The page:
The Senior Essay should examine in some detail a literary topic broad enough in scope to warrant the name "Comparative." One of its purposes is to allow the student to synthesize readings and perspectives acquired during the course of an undergraduate education. For this reason a well-chosen topic should extend the student's work already begun in a course or sequence of courses taken before the senior year. It can offer a critical analysis of two or more texts from different national traditions or cultural discourses, or even of a single text that catches and expresses a problematic interplay of different cultural discourses; it can pursue implications of literary theory in its varied guises or it can explore those implications as they intersect with findings drawn from other bodies of knowledge. Finally, the senior thesis can engage the problems and methods of visual studies.
A faculty member in the department of Comparative Literature must approve the student's topic and supervise the writing of the essay. In some special cases the Director of Undergraduate Studies may authorize a faculty member in an allied department to supervise the student's progress. Experience suggests that supervision work best when the student has already taken a course from the faculty member and knows his or her expectations and approach. The nature and extent of contact between students and supervisor depend upon mutual agreement between them. From time to time the Director of the Senior Colloquium, will call for a meeting of all seniors writing essays. These meetings will allow students to share ideas about their work and to discuss one another's problems-solving strategies.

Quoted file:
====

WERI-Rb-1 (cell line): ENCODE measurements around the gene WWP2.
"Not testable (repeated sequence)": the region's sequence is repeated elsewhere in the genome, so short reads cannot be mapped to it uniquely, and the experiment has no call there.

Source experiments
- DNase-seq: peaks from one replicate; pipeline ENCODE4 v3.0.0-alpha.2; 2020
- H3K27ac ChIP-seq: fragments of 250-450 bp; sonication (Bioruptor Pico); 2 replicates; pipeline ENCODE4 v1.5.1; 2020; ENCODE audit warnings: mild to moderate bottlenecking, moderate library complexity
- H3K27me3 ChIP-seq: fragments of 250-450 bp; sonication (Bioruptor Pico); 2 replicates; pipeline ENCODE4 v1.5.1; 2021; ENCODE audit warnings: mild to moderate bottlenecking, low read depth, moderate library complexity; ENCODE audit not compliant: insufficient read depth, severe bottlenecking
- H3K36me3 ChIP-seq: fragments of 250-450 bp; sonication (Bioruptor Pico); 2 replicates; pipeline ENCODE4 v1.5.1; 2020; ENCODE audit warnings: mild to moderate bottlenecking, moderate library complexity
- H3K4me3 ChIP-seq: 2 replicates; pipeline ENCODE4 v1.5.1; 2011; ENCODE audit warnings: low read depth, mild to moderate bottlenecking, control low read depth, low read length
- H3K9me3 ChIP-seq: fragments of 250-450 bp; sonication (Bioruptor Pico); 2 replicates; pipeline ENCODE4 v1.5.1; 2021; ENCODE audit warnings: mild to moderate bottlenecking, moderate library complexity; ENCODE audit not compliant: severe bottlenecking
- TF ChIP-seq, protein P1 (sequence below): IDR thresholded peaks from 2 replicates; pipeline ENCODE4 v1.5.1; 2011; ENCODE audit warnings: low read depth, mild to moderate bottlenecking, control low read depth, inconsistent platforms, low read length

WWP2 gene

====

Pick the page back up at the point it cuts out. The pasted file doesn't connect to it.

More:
The finished essay should be approximately fifty pages in length and it should be drafted and revised in a series of carefully planned stages. The format may vary, but as a rule students should draft portions of the essay in discrete units and rewrite them into a complete whole. In a majority of cases the finished essay will present three chapters or subdivisions with a conclusion and a general introduction.
Timetables may vary, but the following deadlines have proved useful to other seniors in the past:
- 30 September: outline
- 14 October: bibliography
- 18 November: first chapter or subdivision
- 17 February: second chapter or subdivision
- 17 March: third chapter or subdivision
- 3 April: complete essay to advisor for last revisions; each student submits a complete essay to the faculty supervisor with whom he or she has worked.
- 15 April: submit final version of essay - directions TBA
- * A second reader may be recommended by the student or the Department may choose one for the student based on the topic of the senior essay.
- For the first semester of work, a grade of "R" is determined by the faculty supervisor.
- The faculty supervisor and the second reader will determine the final essay grade and, if applicable, appropriate essay honors.